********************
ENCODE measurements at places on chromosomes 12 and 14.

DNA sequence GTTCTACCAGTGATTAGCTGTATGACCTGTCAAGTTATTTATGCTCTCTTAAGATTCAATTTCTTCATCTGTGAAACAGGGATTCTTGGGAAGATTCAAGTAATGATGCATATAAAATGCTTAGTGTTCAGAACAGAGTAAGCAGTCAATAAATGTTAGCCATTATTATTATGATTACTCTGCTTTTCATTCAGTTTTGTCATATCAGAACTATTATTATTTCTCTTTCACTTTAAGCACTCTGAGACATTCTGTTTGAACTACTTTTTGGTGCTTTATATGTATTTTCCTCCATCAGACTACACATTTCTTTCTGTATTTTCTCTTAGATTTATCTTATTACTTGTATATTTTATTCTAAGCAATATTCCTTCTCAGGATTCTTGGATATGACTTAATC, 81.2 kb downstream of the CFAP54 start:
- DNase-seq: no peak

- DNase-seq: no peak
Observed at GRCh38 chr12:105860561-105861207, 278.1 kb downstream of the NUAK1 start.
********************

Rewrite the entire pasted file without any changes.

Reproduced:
ENCODE measurements at places on chromosomes 12 and 14.

DNA sequence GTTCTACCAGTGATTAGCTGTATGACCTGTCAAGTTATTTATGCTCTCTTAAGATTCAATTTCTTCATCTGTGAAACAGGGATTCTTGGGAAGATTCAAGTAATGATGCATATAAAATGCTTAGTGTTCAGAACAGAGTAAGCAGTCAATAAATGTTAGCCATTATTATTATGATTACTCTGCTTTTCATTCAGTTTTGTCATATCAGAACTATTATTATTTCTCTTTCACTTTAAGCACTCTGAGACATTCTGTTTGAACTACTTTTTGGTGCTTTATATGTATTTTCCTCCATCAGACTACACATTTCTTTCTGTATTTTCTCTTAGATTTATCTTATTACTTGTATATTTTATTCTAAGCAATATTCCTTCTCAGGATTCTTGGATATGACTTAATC, 81.2 kb downstream of the CFAP54 start:
- DNase-seq: no peak

- DNase-seq: no peak
Observed at GRCh38 chr12:105860561-105861207, 278.1 kb downstream of the NUAK1 start.